The Toxic tends to be clocked higher as well as overclock better.
  • 12 Hide
    blazorthon , June 10, 2012 10:23 PM
    This is the sort of card that would be thrown in triple and/or quad Crossfire rigs for huge resolution gaming. I don't think that there's any other practical way to utilize that much VRAM in gaming. This is definitely an aspect of gaming where the 7950 and 7970 would be far better than the GTX 670 and GTX 680 regardless of the game due to 7900's better performance relative to GTX 670/680 as the resolution and other settings are increased.
  • 1 Hide
    amuffin , June 10, 2012 11:09 PM
    jimmysmittyHuh. I can tell you that the Vapor-X does keep them about 10c cooler than even normal Sapphire setups. Now I might have to get this and trade in my HD7970 for it. 6GB of VRAM would be pretty insane.....

    6GB of Vram to play Max Payne 3! :D 
  • 13 Hide
    blazorthon , June 10, 2012 11:19 PM
    TheBigTrollim pretty sure that the 7970 itself will bottleneck the 6gb of vram. if you throw this thing in a quad-crossfire array, you in theory get 24gb of vram


    You'd have 24GB of VRAM total, but each GPU can still only use its own VRAM. Graphics cards can't share data on a high enough bandwidth connection in order to share memory capacity between the GPUs and CF/SLI can't change that. They would need to be able to talk to either the other GPU or the other GPU's memory at an equal speed to their own and this is almost definitely not something that would work well in if tried.

    Theoretically, AMD/Nvidia could do this on dual GPU cards where they could link the two GPUs to each other and/or to all of the memory on the card with very high bandwidth and minimal latency, but chances are that this would require a modified or completely new RAM interface and I think that it might need double the input/output ports to reduce the chance of a two GPUs fighting each other over RAM access. This would mean more complex and expensive RAM chips would be needed and the memory controllers might need to be modified. However, the card would not need each GPU to have its own huge reserve of memory, so it could be done cheaper if fewer of these chips were used than would be used by a more conventional dual GPU card today.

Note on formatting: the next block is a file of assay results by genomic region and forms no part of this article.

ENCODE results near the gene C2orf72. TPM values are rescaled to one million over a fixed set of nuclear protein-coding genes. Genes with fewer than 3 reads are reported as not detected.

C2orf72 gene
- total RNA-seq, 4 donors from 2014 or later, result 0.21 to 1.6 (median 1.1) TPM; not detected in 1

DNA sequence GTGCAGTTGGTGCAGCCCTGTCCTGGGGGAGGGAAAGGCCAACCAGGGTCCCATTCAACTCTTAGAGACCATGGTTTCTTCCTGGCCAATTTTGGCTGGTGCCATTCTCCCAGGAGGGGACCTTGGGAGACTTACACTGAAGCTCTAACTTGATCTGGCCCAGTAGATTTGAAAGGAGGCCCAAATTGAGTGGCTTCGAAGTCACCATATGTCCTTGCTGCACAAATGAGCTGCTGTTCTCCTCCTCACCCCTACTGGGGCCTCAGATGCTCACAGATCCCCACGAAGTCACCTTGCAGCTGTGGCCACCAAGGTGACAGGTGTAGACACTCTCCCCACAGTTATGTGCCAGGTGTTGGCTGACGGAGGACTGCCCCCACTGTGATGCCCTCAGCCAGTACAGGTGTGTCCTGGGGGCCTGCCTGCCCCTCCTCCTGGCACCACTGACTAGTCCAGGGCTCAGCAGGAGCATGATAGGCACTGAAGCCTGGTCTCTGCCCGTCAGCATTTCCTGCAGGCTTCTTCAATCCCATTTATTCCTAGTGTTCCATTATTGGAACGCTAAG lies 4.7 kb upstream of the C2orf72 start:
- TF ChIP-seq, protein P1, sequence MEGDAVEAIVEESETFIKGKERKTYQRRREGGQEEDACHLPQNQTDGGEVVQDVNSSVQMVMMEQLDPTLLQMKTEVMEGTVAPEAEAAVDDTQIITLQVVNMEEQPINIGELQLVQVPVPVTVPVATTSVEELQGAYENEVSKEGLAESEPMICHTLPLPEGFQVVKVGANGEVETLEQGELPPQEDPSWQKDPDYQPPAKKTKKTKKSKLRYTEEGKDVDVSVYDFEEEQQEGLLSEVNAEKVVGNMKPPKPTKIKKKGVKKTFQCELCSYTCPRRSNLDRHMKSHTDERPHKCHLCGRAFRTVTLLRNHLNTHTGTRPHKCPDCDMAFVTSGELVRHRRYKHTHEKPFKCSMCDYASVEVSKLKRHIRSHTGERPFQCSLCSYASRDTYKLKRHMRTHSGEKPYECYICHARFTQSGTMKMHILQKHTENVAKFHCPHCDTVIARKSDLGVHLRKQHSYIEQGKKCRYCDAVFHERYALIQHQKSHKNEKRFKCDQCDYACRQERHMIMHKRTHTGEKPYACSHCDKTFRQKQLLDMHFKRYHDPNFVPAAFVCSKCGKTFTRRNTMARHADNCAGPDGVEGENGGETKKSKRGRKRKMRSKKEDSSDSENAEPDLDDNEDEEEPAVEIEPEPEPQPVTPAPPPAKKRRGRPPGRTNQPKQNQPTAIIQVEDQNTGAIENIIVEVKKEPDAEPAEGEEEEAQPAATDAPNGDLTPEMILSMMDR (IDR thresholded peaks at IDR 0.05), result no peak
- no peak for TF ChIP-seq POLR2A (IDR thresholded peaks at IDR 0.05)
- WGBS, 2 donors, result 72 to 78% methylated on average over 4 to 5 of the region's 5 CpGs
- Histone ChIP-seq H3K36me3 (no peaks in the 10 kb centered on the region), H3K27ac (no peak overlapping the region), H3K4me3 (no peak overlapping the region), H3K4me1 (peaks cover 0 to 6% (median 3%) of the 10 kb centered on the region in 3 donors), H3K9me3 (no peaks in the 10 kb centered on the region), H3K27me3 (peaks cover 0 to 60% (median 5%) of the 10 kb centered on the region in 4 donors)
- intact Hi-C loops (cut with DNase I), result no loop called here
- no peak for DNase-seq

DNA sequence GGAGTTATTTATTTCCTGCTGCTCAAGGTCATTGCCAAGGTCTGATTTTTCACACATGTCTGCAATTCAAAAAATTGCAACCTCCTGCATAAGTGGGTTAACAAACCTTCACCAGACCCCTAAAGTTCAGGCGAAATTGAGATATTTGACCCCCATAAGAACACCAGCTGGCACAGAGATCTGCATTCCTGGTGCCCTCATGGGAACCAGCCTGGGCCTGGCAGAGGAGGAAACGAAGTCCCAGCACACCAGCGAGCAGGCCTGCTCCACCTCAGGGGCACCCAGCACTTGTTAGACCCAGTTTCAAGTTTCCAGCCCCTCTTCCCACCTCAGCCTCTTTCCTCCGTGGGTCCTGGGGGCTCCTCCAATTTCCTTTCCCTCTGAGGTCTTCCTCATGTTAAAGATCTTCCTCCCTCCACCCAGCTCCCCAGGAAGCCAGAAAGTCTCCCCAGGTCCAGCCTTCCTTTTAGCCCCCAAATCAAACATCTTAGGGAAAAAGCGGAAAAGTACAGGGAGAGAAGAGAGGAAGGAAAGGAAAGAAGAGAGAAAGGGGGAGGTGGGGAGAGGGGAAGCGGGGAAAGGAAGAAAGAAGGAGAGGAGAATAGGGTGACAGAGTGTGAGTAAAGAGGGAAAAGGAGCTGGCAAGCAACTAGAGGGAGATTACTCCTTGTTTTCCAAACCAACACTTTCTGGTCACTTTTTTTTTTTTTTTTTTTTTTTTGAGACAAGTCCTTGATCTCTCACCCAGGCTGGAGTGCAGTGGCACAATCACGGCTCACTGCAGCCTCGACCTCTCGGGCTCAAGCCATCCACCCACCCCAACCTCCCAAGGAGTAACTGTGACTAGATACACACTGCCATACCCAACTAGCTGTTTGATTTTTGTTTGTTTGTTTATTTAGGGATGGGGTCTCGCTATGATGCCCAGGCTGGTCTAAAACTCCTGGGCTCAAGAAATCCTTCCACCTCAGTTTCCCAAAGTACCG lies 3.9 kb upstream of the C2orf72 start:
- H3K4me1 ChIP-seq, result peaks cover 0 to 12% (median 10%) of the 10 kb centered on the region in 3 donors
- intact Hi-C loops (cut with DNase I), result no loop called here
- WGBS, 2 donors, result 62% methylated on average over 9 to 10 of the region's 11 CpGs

Regardless, GPUs on separate cards would need some sort of breakthrough to be able to share memory at high speed enough bandwidth and with acceptable latency. The latency might be an almost easy thing to do because GPUs don't seem to be the most latency limited devices, but the bandwidth problem doesn't seem like an easy thing to solve cheaply.
  • 3 Hide
    A Bad Day , June 10, 2012 11:23 PM
    TheBigTrollim pretty sure that the 7970 itself will bottleneck the 6gb of vram. if you throw this thing in a quad-crossfire array, you in theory get 24gb of vram


    The problem is that cards can't use each others VRAM because each card is producing their own frame. A quad-crossfire with four of 6 GB VRAM will still only be recognized as a 6 GB of VRAM, but paired with four 7970 GPUs.

    Now if GPUs could use each others' VRAM, that would require significantly upgraded CF/SLI and memory bandwidth (GDDR 6 1024+ bit) to handle the data going between the cards.

    The result? Any cost reductions from reduced VRAM would be overshadowed by the need of greater bandwidths.
  • 1 Hide
    sacre , June 10, 2012 11:28 PM
    Dont like these designs, the current box designs aim to shoot the hot air out of the case via the small exit where the connections are, this just blasts the heat out the sides and right into the case creating a vortex of heat inside your case. So if you have good case cooling, awesome, but if you don't this just heats up the interior of your case incredibly.
  • 5 Hide
    blazorthon , June 10, 2012 11:33 PM
    sacreDont like these designs, the current box designs aim to shoot the hot air out of the case via the small exit where the connections are, this just blasts the heat out the sides and right into the case creating a vortex of heat inside your case. So if you have good case cooling, awesome, but if you don't this just heats up the interior of your case incredibly.


    Gigabyte's new GTX 680, this Sapphire Radeon 7970... Are the graphics card manufacturers trying to tell us something like like make sure that your case has excellent air flow or else? They don't seem to interested in getting the hot air out of the case with these supposedly top-end models. Granted, people buying these would probably have incredible cases with great air flow, but still, it's a little worrisome.